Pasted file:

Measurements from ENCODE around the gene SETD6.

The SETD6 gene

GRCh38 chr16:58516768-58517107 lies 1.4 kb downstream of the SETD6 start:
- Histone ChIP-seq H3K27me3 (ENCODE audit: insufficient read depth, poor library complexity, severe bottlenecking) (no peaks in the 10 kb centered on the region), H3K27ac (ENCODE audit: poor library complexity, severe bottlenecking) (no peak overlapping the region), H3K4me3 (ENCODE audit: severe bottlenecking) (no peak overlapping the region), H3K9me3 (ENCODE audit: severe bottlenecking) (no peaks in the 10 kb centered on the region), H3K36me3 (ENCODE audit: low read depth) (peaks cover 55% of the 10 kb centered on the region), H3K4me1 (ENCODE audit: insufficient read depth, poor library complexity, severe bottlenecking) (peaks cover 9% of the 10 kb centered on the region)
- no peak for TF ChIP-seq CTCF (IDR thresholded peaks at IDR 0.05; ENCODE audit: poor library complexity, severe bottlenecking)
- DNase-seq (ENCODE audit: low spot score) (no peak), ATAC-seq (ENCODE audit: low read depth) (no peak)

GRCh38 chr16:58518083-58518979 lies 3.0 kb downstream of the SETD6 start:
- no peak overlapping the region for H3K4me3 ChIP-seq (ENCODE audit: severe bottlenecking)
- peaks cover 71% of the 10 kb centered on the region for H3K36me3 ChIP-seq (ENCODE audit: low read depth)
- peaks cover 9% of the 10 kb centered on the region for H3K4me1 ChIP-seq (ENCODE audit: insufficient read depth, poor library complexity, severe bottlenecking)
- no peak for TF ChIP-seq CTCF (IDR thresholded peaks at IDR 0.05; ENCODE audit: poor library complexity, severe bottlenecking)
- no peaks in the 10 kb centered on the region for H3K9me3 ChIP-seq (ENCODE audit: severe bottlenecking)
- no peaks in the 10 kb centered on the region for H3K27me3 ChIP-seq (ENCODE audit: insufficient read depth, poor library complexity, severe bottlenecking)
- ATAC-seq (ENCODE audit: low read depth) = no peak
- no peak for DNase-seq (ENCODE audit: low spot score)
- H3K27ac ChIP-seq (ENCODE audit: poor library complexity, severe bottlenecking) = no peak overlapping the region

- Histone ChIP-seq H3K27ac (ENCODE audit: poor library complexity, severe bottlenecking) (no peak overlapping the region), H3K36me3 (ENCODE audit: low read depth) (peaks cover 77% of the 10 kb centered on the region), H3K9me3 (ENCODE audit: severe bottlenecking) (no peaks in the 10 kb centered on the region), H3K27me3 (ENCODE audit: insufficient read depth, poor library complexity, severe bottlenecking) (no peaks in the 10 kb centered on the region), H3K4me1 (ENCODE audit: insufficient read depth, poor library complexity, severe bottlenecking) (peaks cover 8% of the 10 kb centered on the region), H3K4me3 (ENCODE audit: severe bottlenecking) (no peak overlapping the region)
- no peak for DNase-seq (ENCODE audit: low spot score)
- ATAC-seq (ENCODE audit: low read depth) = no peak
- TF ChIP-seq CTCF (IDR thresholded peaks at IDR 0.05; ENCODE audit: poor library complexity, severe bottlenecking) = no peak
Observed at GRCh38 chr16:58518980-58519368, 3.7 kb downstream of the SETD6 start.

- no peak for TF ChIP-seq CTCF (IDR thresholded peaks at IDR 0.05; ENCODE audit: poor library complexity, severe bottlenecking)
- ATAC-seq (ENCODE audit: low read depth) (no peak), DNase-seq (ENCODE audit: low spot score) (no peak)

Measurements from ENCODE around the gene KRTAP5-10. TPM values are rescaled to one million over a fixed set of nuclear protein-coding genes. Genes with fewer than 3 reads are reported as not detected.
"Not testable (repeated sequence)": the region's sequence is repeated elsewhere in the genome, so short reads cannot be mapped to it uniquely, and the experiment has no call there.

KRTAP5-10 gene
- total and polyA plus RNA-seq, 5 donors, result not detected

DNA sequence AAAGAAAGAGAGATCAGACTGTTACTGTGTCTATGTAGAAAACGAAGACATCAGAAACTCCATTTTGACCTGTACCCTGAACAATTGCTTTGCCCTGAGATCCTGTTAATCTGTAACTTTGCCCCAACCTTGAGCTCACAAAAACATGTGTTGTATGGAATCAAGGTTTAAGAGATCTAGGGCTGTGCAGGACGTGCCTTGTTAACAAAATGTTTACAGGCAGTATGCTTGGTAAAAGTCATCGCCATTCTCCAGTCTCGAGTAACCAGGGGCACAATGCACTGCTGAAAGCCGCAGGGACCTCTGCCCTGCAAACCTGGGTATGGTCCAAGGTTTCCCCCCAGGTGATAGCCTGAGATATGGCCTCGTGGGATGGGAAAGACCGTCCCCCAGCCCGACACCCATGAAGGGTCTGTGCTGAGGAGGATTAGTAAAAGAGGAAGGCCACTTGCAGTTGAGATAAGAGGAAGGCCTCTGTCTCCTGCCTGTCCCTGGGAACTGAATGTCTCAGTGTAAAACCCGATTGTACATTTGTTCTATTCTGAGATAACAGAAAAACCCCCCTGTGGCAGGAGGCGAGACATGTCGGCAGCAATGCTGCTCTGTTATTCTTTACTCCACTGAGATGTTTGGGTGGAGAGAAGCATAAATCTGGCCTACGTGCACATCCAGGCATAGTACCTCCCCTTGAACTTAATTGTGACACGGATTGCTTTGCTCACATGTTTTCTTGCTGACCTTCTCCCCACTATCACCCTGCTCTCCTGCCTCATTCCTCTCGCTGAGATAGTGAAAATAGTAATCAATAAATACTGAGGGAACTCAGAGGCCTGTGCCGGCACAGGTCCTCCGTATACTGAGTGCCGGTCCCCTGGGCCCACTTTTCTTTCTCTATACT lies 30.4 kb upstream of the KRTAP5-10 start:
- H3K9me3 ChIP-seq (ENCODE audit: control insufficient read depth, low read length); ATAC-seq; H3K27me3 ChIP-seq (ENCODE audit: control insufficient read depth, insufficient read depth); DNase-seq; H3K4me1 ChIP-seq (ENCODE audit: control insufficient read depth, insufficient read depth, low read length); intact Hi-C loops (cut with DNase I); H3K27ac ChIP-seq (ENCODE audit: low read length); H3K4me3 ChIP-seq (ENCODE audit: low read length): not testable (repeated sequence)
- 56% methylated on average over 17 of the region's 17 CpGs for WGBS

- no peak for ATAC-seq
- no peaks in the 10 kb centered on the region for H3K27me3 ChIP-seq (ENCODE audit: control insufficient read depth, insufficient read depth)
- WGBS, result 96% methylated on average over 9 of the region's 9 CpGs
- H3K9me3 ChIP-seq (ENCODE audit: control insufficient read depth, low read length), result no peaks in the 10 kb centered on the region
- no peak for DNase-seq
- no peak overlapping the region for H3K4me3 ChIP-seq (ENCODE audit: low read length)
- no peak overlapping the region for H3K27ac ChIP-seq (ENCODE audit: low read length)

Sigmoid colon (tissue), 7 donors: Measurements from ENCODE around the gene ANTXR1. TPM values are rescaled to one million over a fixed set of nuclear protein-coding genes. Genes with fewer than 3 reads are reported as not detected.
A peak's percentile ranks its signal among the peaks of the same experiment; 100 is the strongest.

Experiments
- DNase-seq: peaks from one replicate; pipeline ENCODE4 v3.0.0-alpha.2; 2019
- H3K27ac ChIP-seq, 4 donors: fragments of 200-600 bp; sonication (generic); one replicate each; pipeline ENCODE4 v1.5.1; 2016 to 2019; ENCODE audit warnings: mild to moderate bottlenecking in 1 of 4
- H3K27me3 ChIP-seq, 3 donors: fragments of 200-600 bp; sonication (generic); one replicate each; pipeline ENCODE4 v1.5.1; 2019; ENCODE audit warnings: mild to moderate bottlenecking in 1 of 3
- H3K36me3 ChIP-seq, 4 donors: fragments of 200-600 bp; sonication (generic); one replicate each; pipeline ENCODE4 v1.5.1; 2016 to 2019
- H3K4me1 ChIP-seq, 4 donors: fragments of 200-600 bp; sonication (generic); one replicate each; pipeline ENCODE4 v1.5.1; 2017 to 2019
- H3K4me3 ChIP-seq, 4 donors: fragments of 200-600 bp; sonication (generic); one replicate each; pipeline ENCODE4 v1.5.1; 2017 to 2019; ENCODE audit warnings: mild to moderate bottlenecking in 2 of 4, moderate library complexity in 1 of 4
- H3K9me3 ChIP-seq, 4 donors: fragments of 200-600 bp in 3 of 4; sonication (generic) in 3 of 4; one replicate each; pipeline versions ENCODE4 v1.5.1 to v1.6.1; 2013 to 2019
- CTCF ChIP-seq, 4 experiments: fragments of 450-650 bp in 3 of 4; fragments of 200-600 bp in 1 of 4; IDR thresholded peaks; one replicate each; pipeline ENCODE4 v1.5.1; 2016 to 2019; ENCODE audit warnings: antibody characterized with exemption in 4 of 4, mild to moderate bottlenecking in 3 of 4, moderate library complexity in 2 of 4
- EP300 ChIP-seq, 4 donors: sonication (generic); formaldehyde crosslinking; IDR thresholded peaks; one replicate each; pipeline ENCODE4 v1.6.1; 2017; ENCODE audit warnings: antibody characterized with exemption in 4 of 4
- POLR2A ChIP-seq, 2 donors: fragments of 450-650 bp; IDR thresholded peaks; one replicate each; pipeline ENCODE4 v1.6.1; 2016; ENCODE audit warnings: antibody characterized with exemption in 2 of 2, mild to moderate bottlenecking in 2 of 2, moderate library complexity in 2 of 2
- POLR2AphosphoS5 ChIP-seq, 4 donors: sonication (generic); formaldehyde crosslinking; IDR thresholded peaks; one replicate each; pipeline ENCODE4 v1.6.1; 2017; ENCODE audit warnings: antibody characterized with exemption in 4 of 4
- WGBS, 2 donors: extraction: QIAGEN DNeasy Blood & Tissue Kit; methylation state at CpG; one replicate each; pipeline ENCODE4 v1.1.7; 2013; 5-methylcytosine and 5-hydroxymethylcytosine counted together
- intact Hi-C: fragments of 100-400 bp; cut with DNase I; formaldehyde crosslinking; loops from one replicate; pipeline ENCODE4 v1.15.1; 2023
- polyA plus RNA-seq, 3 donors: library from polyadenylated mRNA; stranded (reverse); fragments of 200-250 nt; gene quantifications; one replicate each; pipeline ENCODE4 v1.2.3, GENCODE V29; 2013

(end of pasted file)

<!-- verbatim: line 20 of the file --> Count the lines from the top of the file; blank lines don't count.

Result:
- TF ChIP-seq CTCF (IDR thresholded peaks at IDR 0.05; ENCODE audit: poor library complexity, severe bottlenecking) = no peak